Lorne Greene was a well-known Canadian actor, radio personality, and musician. He’s remembered best for his appearances in the American Western TV series “Bonanza”, and the nature documentary series “Lorne Greene’s New Wilderness.”
BONANZA and BATTLESTAR GALACTICA star Lorne Greene was born on this day in 1915.What's your favorite role?
Age, Early Life, and Education Background
Lyon Hyman Green was born under the Aquarius zodiac sign on 12 February 1915, in Ottawa, Ontario, to shoemaker Daniel Greene and his wife Dora; his parents were Jewish immigrants. According to Greene’s biography, “My Father’s Voice: The Biography of Lorne Greene,” which was written by his daughter Linda Bennett, his mother often called him ‘Chaim’, but it’s not known when he started using the name ‘Lorne’ nor when he added an “e” to his name Green.
Greene studied Chemical Engineering at the Kingston-based Queen’s University. While in college, he developed an interest in broadcasting, and trained with the school’s radio station CFRC-FM – in 1971, he was awarded an honorary Doctor of the Science of Law degree from Queen’s University. Greene studied acting at the prestigious Neighborhood Playhouse School of the Theater, situated in New York, under the late legendary acting teacher and actor, Sanford Meisner. Greene briefly worked as a drama instructor at the summer Camp Arowhon, situated in Algonquin Park, Ontario.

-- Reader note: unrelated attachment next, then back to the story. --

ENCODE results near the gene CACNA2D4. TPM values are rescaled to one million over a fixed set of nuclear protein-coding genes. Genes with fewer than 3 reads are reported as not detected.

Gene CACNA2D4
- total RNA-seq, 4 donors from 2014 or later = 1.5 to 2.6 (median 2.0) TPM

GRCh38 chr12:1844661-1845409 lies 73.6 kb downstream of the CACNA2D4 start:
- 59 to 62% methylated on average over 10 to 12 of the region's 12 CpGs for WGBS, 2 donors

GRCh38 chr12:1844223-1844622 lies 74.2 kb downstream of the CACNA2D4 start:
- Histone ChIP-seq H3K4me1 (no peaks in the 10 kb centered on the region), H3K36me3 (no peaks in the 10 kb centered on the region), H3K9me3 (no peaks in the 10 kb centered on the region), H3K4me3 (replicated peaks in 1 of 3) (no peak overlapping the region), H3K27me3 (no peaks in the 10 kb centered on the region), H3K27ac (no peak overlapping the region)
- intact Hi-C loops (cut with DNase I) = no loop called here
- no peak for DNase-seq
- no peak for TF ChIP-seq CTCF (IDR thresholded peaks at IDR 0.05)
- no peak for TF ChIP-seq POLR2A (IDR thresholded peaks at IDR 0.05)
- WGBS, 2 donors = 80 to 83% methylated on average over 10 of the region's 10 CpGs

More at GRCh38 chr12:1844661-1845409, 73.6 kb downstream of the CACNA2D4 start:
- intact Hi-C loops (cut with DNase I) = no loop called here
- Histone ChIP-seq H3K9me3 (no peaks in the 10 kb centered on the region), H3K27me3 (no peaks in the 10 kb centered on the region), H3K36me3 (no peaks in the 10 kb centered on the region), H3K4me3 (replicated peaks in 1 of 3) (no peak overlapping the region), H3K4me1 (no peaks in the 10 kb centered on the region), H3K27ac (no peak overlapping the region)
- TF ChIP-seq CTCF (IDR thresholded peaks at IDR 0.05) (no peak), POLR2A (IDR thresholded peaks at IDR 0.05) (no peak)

Lorne was drafted into the Royal Canadian Airforce during World War II and served as an aviator.
During his radio days, Lorne invented a stopwatch that ran backward, which helped radio presenters keep track of time while on air.
Shortly after he graduated in 1937, Greene was hired by the Canadian Broadcasting Corporation (CBC). After serving as a radio broadcaster for several years, he was promoted to the position of CBC National News principal newsreader, and was subsequently nicknamed ‘The Voice of Canada.’ During his tenure at CBC, Greene narrated several documentary movies, including the 10-minute 1943 film “Fighting Norway.” After World War II, he left CBC and began a freelancing career. Shortly afterward, he began serving as a newsreader for the Toronto-based radio station, “CHKT.”
Lorne Greene Academy of Radio Arts
In 1945, Greene founded the Lorne Greene Academy of Radio Arts. The Toronto-based school trained several actors and broadcasters, including Leslie Nielsen, Les Rubie, James Doohan and Les Lye among others. In seven years, Greene’s school graduated 381 students, 90% of whom secured lucrative jobs in the entertainment industry. Although the school was successful academically, it continuously made losses, which led to its closure in 1952.
Career in the United States
After he closed his school, Lorne relocated to the US, where he began working with the stage actress and theater owner Katherine Cornell. In 1953, he appeared in the play “The Prescott Proposals”, which was followed by appearances in Christopher Fry’s “The Dark is Light Enough” and William Shakespeare’s “Othello.”